In all my visiting historical places around Italy, I think Ravenna wins for keeping historical stuff most authentically preserved without turning it into the massive tourist attractions.  Its still a draw for tourists, but the sites are on such a smaller scale that it’s not quite part of the same tourist industry.  And going into the Basilica of San Vitale wasn’t just going in the church—it was the entire grounds that were kept up to walk in.  Inside the church there were astounding mosaics—the ones I’ve always seen in my textbooks—and a pretty spectacular ceiling.  Within the same complex, there is the Mauseleo di Galla Placidia.  Again, small, but beautiful.  Ravenna is a living testament of how quantity is not always better than quality.  It was a tiny room, but kept dimly lit so that it definitely had the mausoleum feel.  And of course beautiful mosaics.

After hanging out in the courtyard area for a little while, we decided to go exploring around town.  The architecture of the whole town felt a little bit like you weren’t in Italy any more.  We meandered down to the church of San Francesco.  The walls were astoundingly white, which came as something of shock after all of the brilliantly frescoed walls of most of the churched we’d seen in the past.  The exciting (?) thing about this one was that the floor isn’t the original floor.  Since the church had been built, it had sunk into the porous ground and parts of it filled with water.  Underneath the floor of the apse, there’s a small window that looks into the original floor, covered with water, and with fish swimming in it.  They must be highly religious fish.  We also found the Duomo, which again starkly contrasted the other Duomos I’ve seen.  The façade was simple, and it was distinctly smaller than any other Duomo I’ve been in.  It felt more like an actual church that was used for things than a building that people are trying to make a museum but still use for worship things.

We found a cheap place to eat dinner (3 euros for 2 slices of pizza?  Yes please.), and decided to search for our hostel.  Our hostel, unfortunately, was not in the center of town, but was on the other side of the train tracks.  It had gotten good ratings on-line, and was mentioned in both Rick Steves and Lonely Planet, so I had faith in its quality, but faith began to falter as we kept walking into walked looked like sketchy city Ravenna.  Suddenly, I wasn’t so sure about the quality of this hostel.  Once we got there, though, all faith was restored.  Ostello Dante lived up to it reputation as a good hostel for an awesome price, although it was kind of creepy to have quotes from Dante’s Inferno painted on the walls.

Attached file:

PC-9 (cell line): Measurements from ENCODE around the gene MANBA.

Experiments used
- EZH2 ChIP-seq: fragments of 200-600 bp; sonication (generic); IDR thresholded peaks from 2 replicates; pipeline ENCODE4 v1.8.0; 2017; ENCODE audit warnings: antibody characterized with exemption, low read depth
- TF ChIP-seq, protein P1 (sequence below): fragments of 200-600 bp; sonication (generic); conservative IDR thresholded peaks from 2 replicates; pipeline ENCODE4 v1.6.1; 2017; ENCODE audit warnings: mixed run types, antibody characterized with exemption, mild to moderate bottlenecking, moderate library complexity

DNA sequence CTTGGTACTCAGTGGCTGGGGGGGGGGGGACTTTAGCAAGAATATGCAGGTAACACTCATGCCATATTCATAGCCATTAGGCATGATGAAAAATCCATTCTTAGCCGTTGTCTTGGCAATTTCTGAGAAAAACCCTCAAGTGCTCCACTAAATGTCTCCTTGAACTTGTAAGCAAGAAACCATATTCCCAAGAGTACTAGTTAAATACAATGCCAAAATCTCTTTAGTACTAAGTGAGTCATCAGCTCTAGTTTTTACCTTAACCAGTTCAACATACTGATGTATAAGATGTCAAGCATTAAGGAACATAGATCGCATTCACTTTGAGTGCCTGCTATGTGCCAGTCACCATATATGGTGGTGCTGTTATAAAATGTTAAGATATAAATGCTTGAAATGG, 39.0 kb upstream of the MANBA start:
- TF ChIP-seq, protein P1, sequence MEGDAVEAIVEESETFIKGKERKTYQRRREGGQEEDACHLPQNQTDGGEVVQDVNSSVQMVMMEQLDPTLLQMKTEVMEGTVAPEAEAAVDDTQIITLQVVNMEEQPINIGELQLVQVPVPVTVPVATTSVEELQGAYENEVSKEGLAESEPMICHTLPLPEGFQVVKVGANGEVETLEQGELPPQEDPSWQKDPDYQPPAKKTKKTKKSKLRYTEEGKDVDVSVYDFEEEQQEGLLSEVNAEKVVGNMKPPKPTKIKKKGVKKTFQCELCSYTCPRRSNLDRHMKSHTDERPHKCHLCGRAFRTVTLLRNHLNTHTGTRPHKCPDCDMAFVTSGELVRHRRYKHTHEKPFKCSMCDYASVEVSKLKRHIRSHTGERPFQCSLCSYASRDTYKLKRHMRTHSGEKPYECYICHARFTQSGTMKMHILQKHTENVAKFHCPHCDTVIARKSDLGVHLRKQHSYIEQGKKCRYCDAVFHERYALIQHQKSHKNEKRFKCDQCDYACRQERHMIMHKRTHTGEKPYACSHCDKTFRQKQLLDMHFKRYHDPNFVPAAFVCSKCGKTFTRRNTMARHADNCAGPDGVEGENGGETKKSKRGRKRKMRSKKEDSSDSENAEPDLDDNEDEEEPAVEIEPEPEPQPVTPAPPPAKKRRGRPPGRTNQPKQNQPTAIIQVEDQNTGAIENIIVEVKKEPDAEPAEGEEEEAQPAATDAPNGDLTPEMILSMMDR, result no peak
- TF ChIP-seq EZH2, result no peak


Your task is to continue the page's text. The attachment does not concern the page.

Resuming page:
The next day involved visiting another smattering of places.  After stumbling upon the ruins of Emperor Theodoric’s palace, we continued to Dante’s tomb, then went to visit the Neonian baptistery, a museum, and about three more churches in the town.  After we’d seen about every place within walking distance, we camped out in front of San Francesco and Dante’s tomb and played Go Fish—if the world ended that day, we wanted to be the first to see Dante come up out of the ground.  Unfortunately, my winning streak from the night before had failed to carry through.  After chilling for a couple hours, we took one more walk around the city and got on the train to head back in the middle of the afternoon.  The train ride back was much less eventful than the one coming.  The only remotely terrifying thing was that the screen told us that our train would be leaving from a platform that already had a train on it, hence making it physically impossible for both trains to be on the same track at the same time.  I’m proud to say that I had enough Italian to ask another women was in the world was going on—not in so many words, but she got the point and told me she was just as confused as I was.   She said some other things that I didn’t catch, but I’m pretty good and putting on the “I understood every word you said” face.  We even made it back in time to catch the funicolare up the cliff, which was the icing on the cake.